I’ve taken the liberty to convert all strings to nvarchar types, numbers to either floats or ints, booleans to bits, and datetime strings to datetime2s.

Two additional CTE expressions add an integer IDENTITY PRIMARY KEY column to each table as well as a column referencing the parent table if applicable (our foreign key column).

Finally, a little bit of dynamic SQL pieces together all of these components to generate our CREATE TABLE scripts.

Limitations

I created this code with a lot of assumptions about my (unfamiliar) JSON data sets.  For the purpose of roughly building out tables from large JSON files, I don’t need the results to be perfect and production-ready; I just want the results to be mostly correct so the vast majority of tedious table creation work is automated.

With that disclaimer made, here are a few things to be aware of:

  • Sometimes there will be duplicate column names generated because of naming – just delete one.
  • While foreign key columns exist, the foreign key constraints don’t.
  • This code uses STRING_AGG.  I’ll leave it up to you to convert to STUFF and FOR XML PATH if you need to run it in versions prior to 2017.

Summary

This script is far from perfect.  But it has eliminated the need for me to build out these tables and columns from scratch.  Sure, the output sometimes needs a tweak or too, but for my purposes I’m happy with how it turned out.  I hope it helps you eliminate some boring table creation work too.

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Why Is My VARCHAR(MAX) Variable Getting Truncated?

Published on: 2018-05-15

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Sometimes SQL Server doesn’t do what you tell it to do.

Normally that’s ok – SQL is a declarative language after all, so we’re supposed to tell it what we want it to do, not how we want it done.

And while that’s fine for most querying needs, it can become really frustrating when SQL Server decides to completely disregard what you explicitly asked it to do.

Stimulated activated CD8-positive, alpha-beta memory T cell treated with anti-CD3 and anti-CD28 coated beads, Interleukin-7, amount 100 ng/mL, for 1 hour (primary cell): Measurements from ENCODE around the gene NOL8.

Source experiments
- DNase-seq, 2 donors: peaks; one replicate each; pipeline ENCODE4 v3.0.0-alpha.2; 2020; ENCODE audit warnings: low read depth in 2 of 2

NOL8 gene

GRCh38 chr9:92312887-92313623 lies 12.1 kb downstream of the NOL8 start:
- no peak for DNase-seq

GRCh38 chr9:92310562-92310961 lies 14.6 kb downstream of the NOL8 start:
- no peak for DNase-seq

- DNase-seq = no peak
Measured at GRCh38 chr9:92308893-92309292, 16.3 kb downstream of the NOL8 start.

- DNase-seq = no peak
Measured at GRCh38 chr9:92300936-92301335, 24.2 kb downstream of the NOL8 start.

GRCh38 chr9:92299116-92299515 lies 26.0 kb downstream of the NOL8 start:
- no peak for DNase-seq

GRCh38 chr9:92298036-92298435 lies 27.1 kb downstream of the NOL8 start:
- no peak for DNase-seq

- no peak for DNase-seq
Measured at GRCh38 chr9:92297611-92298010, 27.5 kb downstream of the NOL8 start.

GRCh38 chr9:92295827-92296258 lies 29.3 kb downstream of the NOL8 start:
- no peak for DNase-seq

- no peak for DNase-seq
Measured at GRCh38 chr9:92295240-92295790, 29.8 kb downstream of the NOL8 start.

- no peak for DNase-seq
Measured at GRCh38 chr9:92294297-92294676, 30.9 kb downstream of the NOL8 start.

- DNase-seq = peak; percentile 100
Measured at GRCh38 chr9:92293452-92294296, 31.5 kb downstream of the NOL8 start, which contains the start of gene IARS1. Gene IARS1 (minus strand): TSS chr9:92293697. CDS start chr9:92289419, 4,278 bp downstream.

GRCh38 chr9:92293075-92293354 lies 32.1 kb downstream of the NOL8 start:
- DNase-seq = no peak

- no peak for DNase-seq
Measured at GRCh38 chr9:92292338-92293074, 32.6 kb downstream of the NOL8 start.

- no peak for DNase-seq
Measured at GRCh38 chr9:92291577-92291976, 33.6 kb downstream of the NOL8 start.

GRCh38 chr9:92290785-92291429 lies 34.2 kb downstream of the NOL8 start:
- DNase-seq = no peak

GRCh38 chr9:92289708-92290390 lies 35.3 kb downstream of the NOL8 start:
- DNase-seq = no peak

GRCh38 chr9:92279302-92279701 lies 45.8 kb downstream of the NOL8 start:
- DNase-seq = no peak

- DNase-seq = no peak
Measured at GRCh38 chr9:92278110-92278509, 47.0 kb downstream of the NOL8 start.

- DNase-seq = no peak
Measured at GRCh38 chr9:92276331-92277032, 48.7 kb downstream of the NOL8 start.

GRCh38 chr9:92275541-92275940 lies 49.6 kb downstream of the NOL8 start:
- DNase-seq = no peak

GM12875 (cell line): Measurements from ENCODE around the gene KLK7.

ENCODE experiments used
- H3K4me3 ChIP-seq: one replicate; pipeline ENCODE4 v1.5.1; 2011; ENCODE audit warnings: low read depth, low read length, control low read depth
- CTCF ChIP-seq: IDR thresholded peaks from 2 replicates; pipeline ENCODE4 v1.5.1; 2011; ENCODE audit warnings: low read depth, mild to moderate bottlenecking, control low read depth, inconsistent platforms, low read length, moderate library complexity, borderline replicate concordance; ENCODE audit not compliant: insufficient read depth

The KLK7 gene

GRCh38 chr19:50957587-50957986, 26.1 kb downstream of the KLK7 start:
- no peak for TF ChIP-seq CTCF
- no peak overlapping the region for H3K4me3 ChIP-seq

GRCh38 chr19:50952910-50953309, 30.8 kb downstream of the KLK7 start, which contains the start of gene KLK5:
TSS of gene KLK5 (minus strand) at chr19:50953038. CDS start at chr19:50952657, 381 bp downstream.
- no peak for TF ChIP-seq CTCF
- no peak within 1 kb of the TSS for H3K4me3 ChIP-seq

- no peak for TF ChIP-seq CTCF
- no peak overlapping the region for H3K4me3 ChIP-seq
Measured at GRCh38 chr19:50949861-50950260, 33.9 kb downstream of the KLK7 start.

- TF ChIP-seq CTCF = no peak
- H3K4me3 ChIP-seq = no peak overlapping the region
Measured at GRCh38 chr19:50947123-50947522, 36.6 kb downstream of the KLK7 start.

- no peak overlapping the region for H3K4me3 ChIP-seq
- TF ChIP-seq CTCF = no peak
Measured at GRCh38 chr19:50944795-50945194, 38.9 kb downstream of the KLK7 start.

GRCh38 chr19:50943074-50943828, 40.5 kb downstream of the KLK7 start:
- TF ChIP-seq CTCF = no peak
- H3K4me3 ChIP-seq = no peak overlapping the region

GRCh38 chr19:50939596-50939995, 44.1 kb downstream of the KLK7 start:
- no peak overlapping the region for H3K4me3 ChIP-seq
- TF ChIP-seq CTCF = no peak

Why Is My VARCHAR(MAX) Truncated to 8000 Characters?

A prime example of this is when you declare a variable as VARCHAR(MAX) because you want to assign a long string to it.  Storing values longer than 8000 characters long is the whole point of VARCHAR(MAX), right?

If we look at the above query, I would expect my variable @dynamicQuery to be 8001 characters long; it should be 8000 letter ‘a’s followed by a single letter ‘b’.  8001 characters total, stored in a VARCHAR(MAX) defined variable.

But does SQL Server actually store all 8001 characters like we explicitly asked it to?

No:

First we can see that the LEN() of our variable is only 8000 – not 8001 – characters long!

Copying and pasting our resulting value into a new query window also shows us that there is no character ‘b’ at position 8001 like we expected.

The Miserly SQL Server

The reason this happens is that SQL Server doesn’t want to store something as VARCHAR(MAX) if none of the variable’s components are defined as VARCHAR(MAX).  I guess it doesn’t want to store something in a less efficient way if there’s no need for it.

However, this logic is flawed since we clearly DO want to store more than 8000 characters.  So what can we do?

Make Something VARCHAR(MAX)

Seriously, that’s it.  You can do something like CAST the single character ‘b’ as VARCHAR(MAX) and your @dynamicQuery variable will now contain 8001 characters:

But casting a single character as VARCHAR(MAX) isn’t very intuitive.

Instead, I recommend casting a blank as VARCHAR(MAX) and prefixing it to the start of your variable string.  Leave yourself a comment for the future and hopefully you’ll remember why this superfluous looking piece of code is needed: